Creating a union

How you found an association, you wonder? We have the answer to that in four simple steps!

 

1.

Compose your statues

The statues are the association’s ultimate framework and state how the association is organized. The statues shall contain the associations name and purpose, how decisions are made, its activity and financial years and how the annual meeting will be arranged.

2.

Convene an annual meeting and elect a board

A inaugural annual meeting is the first meeting where individuals are gathered to create the association. At this meeting, you accept the statutes and elect a board. A board must consist of at least three members and one of them shall be elected president. When the meeting is over, the minutes have been written, and at least two people have signed the minutes, the association has been founded and has become a legal person.

 

3.

Apply for a company registration number

To be able to apply for a bank account and have a safe and efficient business, it is good to have a company registration number. The application is sent to Skatteverket along with the minutes from the inaugural annual meeting and the statues. To apply for and receive a company registration number is free of charge.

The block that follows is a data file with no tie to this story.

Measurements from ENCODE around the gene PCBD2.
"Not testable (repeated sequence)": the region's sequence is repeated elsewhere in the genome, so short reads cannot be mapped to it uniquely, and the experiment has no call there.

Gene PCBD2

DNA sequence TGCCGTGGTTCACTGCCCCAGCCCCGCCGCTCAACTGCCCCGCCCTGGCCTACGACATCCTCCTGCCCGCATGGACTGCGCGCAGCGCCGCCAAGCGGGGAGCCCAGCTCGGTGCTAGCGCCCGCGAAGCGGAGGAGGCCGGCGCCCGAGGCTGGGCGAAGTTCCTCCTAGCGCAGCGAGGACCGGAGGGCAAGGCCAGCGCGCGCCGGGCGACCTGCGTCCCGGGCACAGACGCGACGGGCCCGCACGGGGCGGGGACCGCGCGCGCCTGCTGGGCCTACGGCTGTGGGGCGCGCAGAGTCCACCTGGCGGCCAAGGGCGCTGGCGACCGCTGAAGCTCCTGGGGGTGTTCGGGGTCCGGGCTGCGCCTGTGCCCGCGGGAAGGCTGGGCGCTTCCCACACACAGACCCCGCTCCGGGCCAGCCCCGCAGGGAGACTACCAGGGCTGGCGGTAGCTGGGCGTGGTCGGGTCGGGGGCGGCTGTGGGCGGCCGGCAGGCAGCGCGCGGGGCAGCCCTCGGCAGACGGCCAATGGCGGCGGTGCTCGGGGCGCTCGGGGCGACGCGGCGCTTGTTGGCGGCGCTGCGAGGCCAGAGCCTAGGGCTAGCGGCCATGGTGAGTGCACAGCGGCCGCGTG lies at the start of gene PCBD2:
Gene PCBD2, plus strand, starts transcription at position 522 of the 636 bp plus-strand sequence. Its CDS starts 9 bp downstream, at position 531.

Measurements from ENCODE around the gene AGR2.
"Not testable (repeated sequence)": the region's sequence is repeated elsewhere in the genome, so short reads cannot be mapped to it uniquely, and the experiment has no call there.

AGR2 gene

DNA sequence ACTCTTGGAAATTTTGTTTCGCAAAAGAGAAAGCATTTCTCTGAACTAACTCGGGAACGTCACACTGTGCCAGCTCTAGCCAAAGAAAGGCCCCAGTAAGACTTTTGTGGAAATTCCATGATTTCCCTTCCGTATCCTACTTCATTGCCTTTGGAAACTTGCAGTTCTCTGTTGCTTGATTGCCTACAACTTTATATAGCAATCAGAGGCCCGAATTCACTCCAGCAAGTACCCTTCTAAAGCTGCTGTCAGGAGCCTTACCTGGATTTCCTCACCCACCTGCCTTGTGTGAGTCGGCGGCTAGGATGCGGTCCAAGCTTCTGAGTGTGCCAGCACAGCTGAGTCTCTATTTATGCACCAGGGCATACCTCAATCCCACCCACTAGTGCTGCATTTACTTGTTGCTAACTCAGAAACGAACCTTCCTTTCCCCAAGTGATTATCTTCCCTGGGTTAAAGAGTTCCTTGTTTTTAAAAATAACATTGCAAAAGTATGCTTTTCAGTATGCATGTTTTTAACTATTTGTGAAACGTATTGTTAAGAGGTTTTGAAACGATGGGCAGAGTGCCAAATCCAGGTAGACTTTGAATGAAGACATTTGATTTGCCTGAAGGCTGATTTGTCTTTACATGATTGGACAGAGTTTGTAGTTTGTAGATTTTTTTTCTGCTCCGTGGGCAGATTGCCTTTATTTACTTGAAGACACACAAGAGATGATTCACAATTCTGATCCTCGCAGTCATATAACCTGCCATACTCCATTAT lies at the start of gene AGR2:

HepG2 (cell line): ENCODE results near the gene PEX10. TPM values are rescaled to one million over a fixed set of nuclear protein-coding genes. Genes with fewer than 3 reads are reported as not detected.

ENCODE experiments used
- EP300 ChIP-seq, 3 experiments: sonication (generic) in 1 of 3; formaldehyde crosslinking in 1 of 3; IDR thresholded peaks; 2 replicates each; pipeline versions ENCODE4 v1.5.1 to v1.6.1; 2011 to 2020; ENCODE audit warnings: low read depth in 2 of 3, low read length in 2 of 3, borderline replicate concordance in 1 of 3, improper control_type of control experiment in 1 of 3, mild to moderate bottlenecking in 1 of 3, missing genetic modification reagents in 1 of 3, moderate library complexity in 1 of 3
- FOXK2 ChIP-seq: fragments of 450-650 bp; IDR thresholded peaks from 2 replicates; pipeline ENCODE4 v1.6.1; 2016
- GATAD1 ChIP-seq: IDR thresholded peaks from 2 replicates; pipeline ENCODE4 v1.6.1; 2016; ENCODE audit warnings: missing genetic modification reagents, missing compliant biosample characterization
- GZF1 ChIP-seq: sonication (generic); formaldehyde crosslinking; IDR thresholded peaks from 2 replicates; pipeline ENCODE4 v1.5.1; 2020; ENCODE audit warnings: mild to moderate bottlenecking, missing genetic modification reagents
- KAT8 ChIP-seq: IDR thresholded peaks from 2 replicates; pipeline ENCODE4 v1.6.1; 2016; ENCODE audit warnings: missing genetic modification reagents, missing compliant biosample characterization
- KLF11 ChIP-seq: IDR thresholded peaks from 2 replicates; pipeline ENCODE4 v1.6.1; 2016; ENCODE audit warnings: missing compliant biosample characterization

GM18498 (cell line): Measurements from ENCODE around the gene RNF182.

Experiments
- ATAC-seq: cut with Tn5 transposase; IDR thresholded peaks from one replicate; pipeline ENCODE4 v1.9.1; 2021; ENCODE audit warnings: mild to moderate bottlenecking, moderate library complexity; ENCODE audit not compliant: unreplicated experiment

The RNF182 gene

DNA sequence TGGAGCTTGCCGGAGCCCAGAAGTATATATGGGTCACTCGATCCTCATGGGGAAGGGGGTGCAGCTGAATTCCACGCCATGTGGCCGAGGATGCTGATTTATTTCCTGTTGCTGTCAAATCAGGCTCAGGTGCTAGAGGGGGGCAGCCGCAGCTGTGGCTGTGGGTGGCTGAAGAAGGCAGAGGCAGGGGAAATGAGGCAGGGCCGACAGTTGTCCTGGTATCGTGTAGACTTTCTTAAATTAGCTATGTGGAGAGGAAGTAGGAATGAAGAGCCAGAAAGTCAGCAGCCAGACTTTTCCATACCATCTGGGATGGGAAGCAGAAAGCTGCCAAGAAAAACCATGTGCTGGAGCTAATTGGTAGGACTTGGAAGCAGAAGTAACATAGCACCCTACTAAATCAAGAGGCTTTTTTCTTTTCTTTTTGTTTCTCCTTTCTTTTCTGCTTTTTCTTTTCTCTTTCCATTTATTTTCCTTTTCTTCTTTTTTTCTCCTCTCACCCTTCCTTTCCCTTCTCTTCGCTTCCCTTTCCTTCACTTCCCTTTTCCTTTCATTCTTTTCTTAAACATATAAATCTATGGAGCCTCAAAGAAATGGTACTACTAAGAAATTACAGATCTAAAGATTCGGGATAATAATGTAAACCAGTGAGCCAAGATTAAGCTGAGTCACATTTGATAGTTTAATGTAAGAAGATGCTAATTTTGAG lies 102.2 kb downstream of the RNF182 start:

4.

Apply for membership of SSCO

As a union within post-secondary higher education you can apply for membership of SSCO. As members, your students will get access to our student housing queue and as a union you get to be a part of setting the political agenda for a better student Stockholm, together with us. If you have a flag and/or a stand, you also have the opportunity to be a part of the Nobel celebrations and/or Walpurgis celebrations at Skansen each year. As a member union of SSCO you pay an annual membership fee based on how many members you have.

If you are an association at a public university you must first achieve student union status (kårstatus) to be able to apply for membership of SSCO.

Within higher education, there are two different types of student unions:

  1. A student union at a university or college.
  2. Other form of student unions: vocational colleges (Sw. yrkeshögskola), so called “folk colleges” (Sw. folkhögskola), etc.

If your student union falls under category one, it is subject to the student union regulation (Swedish only). In short, this means that each college and university in Sweden must have a student union which monitors the interests of that college or university’s students – regardless of whether the student is a member of the student union or not.

Learn more about this kind of student union here (Swedish only).

If your student union belongs in category two, it is governed by The Swedish National Agency for Higher Vocational Education (Sw. Myndigheten för Yrkeshögskolan) or to the Folk College Regulation (Sw. Folkskoleförordningen) (Swedish only).  However, these two say very little of the student unions’ role at that kind of education/college.